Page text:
This is a column about rules. It’s about rules we are expected to follow and rules that the rulers—call them the new aristocracy, the 1 percent, the Masters of the Universe—don’t deign to notice. It’s about hypocrisy, double standards and twisted logic. But it’s really about a strike and two lockouts that on basic principle demand our support.
The Chicago teacher’s strike has more angles than Cecil Cooper’s swing. But there is one criminally under-discussed aspect of it. It would be so helpful if just one of the many politicians and newspaper editorial boards lining up to lambast the teacher’s union could explain why Mayor Rahm Emanuel’s vision for a model Chicago public school is so at odds with the education he is providing for his own children. Mayor Rahm is fighting to create a school system dominated by high-pressured standardized testing. Everyone and everything must bow to the test. Cut art, cut music, cut physical education, extend the school day and create an educational environment that revolves around filling in a bubble.
Yet Rahm sends his own children to the University of Chicago Lab School. As labor journalist Mike Elk reported , “The Lab School has seven full-time art teachers to serve a student population of 1,700. By contrast, only 25 percent of Chicago’s ‘neighborhood elementary schools’ have both a full-time art and music instructor. The Lab School has three different libraries, while 160 Chicago public elementary schools do not have a library.”
Rahm wants less art and more standardized testing for Chicago’s children, while he wants more art and less high-stakes testing for his own children. One set of rules for him and one for the rest of us.
Then there is the ongoing lockout of 119 National Football League referees. NFL owners, led by their flak-catching Commissioner Roger Goodell, don’t care that for the cost of several dozen Peyton Manning autographed footballs, they could rehire their highly trained officials. This is a league that secretes money, but the billionaires in the owner’s box can’t stand the thought of paying for competent officiating when there are replacements willing to work for less pounding at the doors.
The connective tissue with the teachers of Chicago isn’t the greed. It’s the gap. It’s the gap between the rules Commissioner Goodell and the owners expect others to follow and their own moral code. Goodell has decided to make the “health and safety” of players golden buzzwords that justify all decisions. “Health and safety” are why players should be fined $50,000 for “helmet to helmet contact." “Health and safety” are why the league leveled reckless “bounty” allegations against four members of the New Orleans Saints, despite what’s now been deemed an absence of evidence . And Roger Goodell’s care for the “health and safety” of players is why the league just donated $30 million to the National Institute of Health to study brain disease.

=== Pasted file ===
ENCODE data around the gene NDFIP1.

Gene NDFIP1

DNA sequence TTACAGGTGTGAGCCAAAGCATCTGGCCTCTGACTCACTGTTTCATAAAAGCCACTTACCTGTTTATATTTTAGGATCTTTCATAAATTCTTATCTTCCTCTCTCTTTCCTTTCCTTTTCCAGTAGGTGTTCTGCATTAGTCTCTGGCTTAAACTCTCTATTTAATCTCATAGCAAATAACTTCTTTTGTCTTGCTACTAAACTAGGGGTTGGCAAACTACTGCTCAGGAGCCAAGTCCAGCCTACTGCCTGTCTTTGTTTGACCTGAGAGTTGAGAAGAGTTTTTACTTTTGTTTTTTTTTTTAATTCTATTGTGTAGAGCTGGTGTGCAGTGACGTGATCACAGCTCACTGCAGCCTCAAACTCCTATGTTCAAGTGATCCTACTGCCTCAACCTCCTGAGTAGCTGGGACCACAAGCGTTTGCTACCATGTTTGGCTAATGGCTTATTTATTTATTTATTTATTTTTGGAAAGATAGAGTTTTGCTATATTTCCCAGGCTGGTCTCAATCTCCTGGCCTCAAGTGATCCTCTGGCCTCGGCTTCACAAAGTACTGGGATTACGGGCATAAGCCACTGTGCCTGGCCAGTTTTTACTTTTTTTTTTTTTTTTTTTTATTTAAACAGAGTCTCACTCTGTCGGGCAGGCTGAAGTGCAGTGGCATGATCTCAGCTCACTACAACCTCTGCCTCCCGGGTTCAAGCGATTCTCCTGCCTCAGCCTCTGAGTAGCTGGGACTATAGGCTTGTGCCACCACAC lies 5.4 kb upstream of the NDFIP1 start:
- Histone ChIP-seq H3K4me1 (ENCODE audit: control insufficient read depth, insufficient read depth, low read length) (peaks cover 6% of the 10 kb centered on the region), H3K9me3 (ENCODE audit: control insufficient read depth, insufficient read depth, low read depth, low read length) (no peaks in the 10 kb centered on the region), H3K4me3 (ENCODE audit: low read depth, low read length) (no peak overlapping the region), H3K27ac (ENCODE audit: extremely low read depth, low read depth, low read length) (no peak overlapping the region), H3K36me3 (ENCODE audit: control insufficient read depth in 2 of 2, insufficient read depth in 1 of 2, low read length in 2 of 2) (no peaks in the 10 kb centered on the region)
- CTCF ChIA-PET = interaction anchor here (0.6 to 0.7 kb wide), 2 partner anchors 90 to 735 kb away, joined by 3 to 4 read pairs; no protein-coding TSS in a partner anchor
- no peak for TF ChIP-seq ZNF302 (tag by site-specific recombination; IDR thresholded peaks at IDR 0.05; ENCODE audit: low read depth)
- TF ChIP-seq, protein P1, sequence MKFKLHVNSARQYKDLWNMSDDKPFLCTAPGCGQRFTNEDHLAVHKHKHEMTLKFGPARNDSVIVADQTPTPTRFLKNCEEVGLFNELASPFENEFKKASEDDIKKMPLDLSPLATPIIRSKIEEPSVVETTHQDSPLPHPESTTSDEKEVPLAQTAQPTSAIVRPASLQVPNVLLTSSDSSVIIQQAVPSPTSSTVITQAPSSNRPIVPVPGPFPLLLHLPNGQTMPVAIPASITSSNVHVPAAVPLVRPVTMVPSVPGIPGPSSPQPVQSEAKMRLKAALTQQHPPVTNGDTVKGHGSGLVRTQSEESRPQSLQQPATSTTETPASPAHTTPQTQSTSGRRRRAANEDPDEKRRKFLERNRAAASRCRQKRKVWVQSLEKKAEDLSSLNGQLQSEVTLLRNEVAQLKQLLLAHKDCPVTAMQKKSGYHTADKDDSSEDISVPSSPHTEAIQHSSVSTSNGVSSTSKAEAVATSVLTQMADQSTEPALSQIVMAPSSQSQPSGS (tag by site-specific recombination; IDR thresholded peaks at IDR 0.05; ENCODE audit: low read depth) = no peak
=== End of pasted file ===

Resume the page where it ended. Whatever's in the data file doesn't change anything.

Yet here are the NFL referees, uniquely charged and trained to protect the health and safety of players, and they can’t get on the field. The very people called “the first responders” by the league, comparing them to emergency medical technicians, have been locked out. I don’t want to argue just how embarrassing their scab lingerie-football-league replacements have been. The point is that Roger Goodell has one set of standards of safeguarding “health and safety” for players and another for himself, just as Rahm Emanuel feels that there is a kind of school good enough for his children, but not anyone else’s.
Lastly, the owners of the National Hockey League are going to lock out their players this weekend. This will be the league’s fourth work stoppage since 1992. Rather than negotiate, commissioner Gary Bettman has left the players with a “take-it-or-leave it” proposal. Since the league canceled their 2004 season in the last lockout, revenue has grown from $2.1 billion to $3.3 billion. Despite this growth, or perhaps because of this growth, owners wanted players to cut their piece of the pie from 57 to 43 percent. But the issue isn’t the revenue. It’s the existing contracts. As one official said to me, “This isn’t about revenue as much as it is that they don’t want to have to pay the contracts offered over the last year. They want to be able to rip up and renegotiate all existing contracts. They want us to save them from themselves.”
And here once again we encounter the problem of rules. A contract is supposed to be an inviolate, legally binding agreement. That’s what working families were told when they signed onto the predatory loans that eventually claimed their homes. That’s what we are told when our cars are repossessed. That’s what the union autoworkers in the United States were told only to see their wages slashed in half in the much-ballyhooed auto-industry bailout. Instead not only NHL players but also all of us get sent a message that a contract is only worth a damn if those in power choose to honor it.
There is no winning a game when the rules have been rigged, but there is power in numbers. There is power in struggle. And there is power in pizza. The easiest way to support Chicago teachers is to order them a piping hot pizza pie. You can get food to the picket lines by calling Gus or Daisy at Primo’s Pizza at (312) 243-1052. When pizza shows up to the tired picketers, everyone’s spirits are lifted. It’s read to them from which part of the country a pie was ordered and it makes them feel that much less alone. We don’t have the power of a Rahm Emanuel or Roger Goodell. But we do have numbers and perhaps we can even the score one pizza at a time.